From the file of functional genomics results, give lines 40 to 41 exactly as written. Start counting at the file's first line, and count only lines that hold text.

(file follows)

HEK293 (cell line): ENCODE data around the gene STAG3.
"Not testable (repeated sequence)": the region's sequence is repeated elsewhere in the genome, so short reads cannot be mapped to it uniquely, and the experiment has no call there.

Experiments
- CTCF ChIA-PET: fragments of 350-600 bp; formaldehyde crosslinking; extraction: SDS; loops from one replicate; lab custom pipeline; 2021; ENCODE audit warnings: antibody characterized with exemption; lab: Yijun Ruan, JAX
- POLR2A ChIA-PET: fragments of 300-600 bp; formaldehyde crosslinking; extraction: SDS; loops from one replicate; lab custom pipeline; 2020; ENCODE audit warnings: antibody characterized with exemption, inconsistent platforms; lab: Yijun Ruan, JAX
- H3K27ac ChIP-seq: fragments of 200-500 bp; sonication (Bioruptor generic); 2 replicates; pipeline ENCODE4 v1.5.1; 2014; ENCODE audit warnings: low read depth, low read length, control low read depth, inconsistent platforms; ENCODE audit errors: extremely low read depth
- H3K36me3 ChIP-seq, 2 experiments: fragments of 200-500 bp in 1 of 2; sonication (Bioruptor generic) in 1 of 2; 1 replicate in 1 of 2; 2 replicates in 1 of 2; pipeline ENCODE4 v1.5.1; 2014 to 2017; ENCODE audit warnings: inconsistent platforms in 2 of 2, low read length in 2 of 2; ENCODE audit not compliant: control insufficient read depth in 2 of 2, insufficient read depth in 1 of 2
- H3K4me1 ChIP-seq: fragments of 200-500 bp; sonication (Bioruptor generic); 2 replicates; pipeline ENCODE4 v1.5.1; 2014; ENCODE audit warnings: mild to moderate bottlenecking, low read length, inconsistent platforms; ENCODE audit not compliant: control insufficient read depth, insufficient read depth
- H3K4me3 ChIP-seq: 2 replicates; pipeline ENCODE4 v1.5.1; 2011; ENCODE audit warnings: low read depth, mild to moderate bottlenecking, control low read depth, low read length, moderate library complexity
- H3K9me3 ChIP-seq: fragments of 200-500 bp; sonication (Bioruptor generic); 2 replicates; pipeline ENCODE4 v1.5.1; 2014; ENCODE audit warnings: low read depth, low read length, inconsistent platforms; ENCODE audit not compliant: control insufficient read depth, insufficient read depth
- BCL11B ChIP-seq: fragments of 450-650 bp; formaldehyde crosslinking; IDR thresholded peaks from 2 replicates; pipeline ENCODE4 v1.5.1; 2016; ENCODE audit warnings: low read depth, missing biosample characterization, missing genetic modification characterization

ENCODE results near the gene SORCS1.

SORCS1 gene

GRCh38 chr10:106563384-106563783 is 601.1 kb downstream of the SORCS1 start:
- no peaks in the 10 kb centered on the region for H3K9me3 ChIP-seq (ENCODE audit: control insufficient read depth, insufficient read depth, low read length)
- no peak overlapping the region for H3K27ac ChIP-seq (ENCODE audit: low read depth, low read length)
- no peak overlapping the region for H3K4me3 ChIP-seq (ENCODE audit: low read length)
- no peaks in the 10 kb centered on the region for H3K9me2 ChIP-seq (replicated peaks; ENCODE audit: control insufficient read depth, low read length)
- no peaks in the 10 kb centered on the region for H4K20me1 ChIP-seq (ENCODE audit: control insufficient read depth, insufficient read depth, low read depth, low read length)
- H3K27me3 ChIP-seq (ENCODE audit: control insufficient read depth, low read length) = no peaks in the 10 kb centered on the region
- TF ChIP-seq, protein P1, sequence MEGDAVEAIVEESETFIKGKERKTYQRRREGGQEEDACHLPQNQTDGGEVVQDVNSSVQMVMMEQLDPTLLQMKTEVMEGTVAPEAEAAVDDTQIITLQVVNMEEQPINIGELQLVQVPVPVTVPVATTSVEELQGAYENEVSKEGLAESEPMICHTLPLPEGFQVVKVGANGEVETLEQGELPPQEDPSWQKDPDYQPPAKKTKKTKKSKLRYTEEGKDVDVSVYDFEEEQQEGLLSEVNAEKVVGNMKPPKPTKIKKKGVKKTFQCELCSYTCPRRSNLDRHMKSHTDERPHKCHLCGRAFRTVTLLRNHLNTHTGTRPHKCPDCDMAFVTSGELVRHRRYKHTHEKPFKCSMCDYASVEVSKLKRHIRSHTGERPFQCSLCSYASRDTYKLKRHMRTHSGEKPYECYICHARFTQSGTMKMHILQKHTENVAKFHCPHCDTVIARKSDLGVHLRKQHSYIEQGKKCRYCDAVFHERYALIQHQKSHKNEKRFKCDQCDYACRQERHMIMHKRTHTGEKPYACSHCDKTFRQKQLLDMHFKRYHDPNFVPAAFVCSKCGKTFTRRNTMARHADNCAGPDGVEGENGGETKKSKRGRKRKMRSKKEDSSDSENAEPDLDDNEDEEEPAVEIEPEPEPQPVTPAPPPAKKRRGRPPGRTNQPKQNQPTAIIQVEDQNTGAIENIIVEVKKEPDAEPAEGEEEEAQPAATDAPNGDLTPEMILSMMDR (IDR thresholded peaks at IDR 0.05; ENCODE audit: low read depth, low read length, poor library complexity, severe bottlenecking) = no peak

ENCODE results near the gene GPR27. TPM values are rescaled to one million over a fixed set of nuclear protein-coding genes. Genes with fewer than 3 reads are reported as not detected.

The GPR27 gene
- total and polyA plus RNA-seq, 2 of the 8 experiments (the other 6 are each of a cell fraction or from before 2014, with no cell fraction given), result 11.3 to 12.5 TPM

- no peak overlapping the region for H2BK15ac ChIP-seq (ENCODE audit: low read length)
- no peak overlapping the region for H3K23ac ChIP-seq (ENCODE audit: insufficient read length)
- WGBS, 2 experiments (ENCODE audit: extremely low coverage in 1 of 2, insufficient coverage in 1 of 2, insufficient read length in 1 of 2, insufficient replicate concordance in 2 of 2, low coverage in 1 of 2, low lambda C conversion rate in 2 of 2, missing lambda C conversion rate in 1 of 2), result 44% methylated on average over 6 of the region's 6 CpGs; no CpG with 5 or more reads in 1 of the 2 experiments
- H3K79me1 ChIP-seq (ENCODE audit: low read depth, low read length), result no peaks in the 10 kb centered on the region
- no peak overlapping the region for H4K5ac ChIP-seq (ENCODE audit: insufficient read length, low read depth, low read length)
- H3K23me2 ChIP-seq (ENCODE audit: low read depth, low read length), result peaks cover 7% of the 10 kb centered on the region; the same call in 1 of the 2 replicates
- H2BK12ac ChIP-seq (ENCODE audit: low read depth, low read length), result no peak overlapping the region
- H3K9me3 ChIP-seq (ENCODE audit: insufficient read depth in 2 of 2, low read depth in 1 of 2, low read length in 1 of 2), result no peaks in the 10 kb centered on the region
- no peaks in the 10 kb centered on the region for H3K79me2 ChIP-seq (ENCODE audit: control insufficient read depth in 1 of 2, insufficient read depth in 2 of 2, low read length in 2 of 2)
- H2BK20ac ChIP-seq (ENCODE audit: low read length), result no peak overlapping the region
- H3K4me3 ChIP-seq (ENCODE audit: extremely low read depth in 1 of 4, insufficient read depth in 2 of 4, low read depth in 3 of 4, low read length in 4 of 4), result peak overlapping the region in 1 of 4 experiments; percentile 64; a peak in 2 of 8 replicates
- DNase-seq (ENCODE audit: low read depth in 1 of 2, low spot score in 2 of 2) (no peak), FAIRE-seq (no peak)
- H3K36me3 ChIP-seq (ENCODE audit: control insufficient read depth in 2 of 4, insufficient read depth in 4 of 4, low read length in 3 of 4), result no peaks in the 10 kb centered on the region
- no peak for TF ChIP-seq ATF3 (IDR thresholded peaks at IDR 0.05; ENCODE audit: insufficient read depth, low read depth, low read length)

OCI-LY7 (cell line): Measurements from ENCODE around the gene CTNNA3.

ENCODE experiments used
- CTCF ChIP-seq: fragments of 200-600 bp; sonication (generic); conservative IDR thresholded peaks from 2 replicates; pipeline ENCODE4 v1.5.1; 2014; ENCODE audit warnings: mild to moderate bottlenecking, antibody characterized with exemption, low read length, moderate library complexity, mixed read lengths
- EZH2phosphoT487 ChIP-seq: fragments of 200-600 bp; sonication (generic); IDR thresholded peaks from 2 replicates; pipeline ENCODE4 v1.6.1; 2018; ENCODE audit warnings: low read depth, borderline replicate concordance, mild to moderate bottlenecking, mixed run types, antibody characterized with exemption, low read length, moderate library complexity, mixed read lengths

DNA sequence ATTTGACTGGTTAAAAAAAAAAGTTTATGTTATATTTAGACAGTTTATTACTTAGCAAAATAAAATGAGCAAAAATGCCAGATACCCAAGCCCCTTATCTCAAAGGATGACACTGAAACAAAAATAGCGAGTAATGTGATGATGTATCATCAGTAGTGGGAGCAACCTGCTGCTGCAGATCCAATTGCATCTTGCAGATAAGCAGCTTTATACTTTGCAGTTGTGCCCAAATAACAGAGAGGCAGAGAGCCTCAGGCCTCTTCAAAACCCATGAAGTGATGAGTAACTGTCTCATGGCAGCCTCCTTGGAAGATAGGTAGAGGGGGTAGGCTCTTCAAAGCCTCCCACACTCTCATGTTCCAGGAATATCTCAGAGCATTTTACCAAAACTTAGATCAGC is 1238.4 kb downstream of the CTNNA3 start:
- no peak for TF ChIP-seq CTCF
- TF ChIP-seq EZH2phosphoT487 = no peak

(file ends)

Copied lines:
ENCODE experiments used
- CTCF ChIP-seq: fragments of 200-600 bp; sonication (generic); conservative IDR thresholded peaks from 2 replicates; pipeline ENCODE4 v1.5.1; 2014; ENCODE audit warnings: mild to moderate bottlenecking, antibody characterized with exemption, low read length, moderate library complexity, mixed read lengths